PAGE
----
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Adviser workshop: How to handle the KIDs conundrum with clients

We chat to advisers about the stick issue of KIDs, and hunt down all the best comment from the Twittersphere.

Helen says...

We intend on discussing the changes to key investor information documents (KIDs) with clients during annual review meetings. Clients must not only see the cost of the charges, but also the growth they have achieved annually.

When stakeholder pension legislation was introduced in 2001, it took a long time for fees to reduce in the pension plans. Hopefully the discretionary fund management industry will take note soon. You would expect lower charges to mean better returns and that has to be a good thing. Otherwise we will see more clients opting for passive management.

Top quote:

'I am concerned assessing suitability every year will just be an opportunity for some advisers to churn business. Only time will tell if I am wrong.'

Top tip:

Discuss the changes clearly in an annual client meeting, but also show the growth they have achieved.

Helen Howcroft is managing director of Equanimity IFA

Helen says...

We intend on discussing the changes to key investor information documents (KIDs) with clients during annual review meetings. Clients must not only see the cost of the charges, but also the growth they have achieved annually.

When stakeholder pension legislation was introduced in 2001, it took a long time for fees to reduce in the pension plans. Hopefully the discretionary fund management industry will take note soon. You would expect lower charges to mean better returns and that has to be a good thing. Otherwise we will see more clients opting for passive management.

Top quote:

'I am concerned assessing suitability every year will just be an opportunity for some advisers to churn business. Only time will tell if I am wrong.'

Top tip:

Discuss the changes clearly in an annual client meeting, but also show the growth they have achieved.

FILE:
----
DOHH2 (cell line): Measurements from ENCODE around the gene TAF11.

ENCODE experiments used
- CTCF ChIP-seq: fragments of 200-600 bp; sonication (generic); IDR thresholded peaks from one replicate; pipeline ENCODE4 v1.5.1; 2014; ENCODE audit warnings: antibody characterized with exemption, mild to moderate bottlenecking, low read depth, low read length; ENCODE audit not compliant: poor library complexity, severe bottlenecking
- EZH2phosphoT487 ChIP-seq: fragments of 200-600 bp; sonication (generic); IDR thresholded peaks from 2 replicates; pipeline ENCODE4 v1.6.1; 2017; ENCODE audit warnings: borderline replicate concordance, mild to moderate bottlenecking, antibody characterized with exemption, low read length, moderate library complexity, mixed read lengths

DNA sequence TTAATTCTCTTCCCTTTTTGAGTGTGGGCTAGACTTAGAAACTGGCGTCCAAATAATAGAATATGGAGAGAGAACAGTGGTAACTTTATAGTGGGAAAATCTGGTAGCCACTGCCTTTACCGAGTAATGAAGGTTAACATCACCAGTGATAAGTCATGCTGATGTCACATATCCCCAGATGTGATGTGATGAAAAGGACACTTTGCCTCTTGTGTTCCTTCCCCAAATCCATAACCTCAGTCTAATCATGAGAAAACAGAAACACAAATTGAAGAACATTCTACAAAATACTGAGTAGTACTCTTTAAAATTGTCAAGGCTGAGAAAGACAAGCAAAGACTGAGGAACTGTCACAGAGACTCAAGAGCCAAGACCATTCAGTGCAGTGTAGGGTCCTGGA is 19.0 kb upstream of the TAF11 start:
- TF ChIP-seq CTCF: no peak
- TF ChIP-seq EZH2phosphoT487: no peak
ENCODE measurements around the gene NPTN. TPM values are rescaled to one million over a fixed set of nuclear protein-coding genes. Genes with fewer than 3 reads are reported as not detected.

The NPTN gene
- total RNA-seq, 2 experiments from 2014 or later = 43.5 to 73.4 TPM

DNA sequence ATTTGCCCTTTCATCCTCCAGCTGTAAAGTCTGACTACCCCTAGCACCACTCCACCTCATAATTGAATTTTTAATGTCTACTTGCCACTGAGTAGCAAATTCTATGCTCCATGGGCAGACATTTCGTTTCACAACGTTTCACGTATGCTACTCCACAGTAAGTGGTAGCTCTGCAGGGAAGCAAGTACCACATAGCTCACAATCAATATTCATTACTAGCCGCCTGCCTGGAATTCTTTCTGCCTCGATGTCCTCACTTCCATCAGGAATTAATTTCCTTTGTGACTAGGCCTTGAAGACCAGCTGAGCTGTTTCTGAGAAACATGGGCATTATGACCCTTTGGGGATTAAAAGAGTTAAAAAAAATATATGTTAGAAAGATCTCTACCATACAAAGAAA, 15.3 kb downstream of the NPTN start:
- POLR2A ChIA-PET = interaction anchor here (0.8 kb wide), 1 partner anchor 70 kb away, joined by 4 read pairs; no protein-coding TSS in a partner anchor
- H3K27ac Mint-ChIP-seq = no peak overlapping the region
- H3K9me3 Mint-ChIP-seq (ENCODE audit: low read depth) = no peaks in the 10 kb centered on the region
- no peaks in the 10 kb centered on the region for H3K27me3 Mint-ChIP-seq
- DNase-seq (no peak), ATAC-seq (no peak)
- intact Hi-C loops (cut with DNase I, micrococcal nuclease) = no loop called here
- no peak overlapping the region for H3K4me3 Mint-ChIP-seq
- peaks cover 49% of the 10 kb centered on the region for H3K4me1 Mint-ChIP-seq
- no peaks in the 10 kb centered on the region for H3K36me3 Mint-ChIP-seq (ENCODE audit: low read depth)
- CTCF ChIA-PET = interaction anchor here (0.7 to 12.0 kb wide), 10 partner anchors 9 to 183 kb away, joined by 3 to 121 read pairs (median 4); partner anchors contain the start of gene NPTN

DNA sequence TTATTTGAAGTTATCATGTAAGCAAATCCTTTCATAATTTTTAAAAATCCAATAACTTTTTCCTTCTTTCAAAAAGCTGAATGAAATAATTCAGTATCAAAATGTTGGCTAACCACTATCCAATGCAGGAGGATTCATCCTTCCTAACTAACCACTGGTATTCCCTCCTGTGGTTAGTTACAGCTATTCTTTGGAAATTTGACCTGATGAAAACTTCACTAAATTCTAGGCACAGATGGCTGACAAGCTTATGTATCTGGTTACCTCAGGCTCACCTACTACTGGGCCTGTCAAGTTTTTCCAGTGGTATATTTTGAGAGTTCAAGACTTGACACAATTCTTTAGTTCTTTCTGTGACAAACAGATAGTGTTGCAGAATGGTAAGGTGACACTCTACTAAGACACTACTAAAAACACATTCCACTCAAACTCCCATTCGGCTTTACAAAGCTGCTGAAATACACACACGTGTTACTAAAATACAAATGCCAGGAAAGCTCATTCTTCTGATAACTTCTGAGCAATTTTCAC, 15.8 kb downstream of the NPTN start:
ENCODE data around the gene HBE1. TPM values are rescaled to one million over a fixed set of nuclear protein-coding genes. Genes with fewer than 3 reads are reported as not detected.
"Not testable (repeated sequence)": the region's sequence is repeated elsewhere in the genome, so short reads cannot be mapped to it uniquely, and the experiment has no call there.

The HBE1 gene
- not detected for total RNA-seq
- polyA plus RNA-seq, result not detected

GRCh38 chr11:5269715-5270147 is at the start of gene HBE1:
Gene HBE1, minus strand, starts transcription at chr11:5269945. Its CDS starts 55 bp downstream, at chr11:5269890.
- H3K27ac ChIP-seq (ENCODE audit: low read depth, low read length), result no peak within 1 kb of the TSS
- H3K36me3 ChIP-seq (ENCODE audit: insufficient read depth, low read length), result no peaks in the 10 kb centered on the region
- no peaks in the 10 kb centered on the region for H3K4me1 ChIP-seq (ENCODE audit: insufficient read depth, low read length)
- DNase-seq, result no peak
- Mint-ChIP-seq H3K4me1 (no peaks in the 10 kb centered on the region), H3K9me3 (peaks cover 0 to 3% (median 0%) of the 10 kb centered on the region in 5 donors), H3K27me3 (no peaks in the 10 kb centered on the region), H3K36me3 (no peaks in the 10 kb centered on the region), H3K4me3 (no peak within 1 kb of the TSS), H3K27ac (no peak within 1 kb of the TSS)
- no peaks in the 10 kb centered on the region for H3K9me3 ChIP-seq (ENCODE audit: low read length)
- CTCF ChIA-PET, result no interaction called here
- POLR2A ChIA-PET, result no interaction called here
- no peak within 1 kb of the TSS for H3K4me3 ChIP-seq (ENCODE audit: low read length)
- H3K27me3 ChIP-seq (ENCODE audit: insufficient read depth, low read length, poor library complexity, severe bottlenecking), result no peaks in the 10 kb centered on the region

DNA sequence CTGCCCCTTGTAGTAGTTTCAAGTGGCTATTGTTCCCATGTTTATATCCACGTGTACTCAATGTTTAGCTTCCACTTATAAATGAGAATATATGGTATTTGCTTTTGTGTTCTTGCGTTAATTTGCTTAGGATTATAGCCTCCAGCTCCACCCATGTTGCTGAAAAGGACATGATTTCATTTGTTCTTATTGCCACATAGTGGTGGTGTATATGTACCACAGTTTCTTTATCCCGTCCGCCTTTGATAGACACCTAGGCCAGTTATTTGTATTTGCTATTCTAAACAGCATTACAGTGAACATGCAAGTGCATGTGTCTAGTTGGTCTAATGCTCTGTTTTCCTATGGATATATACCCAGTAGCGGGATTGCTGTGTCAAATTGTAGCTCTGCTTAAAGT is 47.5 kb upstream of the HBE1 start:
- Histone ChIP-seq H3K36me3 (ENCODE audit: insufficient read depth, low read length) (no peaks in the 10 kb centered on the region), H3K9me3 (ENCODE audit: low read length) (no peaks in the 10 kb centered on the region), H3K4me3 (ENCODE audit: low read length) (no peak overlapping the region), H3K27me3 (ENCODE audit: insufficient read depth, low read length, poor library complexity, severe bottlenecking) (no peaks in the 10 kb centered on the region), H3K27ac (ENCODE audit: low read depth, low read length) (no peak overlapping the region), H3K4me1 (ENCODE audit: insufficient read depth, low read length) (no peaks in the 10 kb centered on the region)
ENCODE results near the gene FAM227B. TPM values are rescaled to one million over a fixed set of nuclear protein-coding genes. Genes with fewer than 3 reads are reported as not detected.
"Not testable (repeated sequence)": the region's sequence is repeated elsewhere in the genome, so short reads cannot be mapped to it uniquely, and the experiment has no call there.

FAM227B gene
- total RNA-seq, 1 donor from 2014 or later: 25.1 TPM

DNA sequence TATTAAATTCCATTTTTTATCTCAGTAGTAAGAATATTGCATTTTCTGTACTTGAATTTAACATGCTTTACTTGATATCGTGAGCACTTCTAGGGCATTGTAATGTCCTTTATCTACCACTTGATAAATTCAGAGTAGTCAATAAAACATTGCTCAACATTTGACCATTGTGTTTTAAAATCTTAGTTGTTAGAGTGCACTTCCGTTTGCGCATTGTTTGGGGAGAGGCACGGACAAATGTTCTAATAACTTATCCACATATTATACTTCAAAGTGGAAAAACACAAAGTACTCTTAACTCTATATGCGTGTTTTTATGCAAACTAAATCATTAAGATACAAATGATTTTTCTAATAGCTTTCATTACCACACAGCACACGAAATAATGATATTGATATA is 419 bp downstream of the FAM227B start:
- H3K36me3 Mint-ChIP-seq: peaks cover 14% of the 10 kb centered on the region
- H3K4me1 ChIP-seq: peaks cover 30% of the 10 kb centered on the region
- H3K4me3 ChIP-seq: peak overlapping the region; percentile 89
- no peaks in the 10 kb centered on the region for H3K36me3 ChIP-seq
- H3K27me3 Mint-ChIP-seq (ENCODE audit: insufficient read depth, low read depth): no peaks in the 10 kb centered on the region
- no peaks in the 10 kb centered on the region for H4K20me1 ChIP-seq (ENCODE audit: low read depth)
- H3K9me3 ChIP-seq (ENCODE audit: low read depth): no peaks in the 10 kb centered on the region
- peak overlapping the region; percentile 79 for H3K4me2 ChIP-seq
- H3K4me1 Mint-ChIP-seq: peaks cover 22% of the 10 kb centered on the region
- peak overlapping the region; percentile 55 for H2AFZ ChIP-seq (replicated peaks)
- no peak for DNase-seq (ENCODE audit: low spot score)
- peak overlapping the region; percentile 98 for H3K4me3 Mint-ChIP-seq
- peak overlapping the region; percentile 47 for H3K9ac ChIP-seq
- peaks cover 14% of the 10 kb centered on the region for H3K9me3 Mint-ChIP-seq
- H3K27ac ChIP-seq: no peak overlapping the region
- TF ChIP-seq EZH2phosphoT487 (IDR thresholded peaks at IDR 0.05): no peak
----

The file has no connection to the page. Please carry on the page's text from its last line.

Helen Howcroft is managing director of Equanimity IFA

Alistair says...

I am not convinced the packaged retail and insurance-based investment products (Priips) rules are reliable. We are all for transparency. For more than 10 years, we have been quoting total expense ratios, platform fees, advice fees and so on in a Mifid and Priips-friendly kind of way.

My understanding of the current Priips rules is they are modelled fees and there is no single prescribed way for how they have been calculated. So you could have two companies with different methods, meaning even if they are accurate, you cannot say that one is actually more expensive than the other. As a result, it is unreliable and causes a pretty fundamental problem.

You want to give the best indication of cost in a reliable way. Whether it is KIDs or Priips, the best way to do that is just say: ‘this is the cost of funds, this is the cost of platforms, these are the advice fees’, and if there are other fees then that is the bundled cost.

Top quote:

'What is in the client’s best interests is maximum transparency, but modelled fees can be potentially flawed.'

Top tip:

Focus on giving the best indication of cost in a reliable way.

Alistair Cunningham is director at Wingate Financial Planning

The best of Twitter:

Mike Barrett (pictured above), consulting director at the Lang Cat, said:

'It seems advisers see it as a "known unknown". With the inconsistencies of approach and lack of info from fund groups and platforms, they are crying out for help...'

Joel Adams, founder and chartered financial planer at Lift Financial, said:

'We just need them to force vertically integrated firms to do the same now!'

Nathan Fryer, director at Plan Works, said:

'I have no issue with transparency. It is the calculation methods that appear to be artificially inflating the costs.'

Comment & analysis

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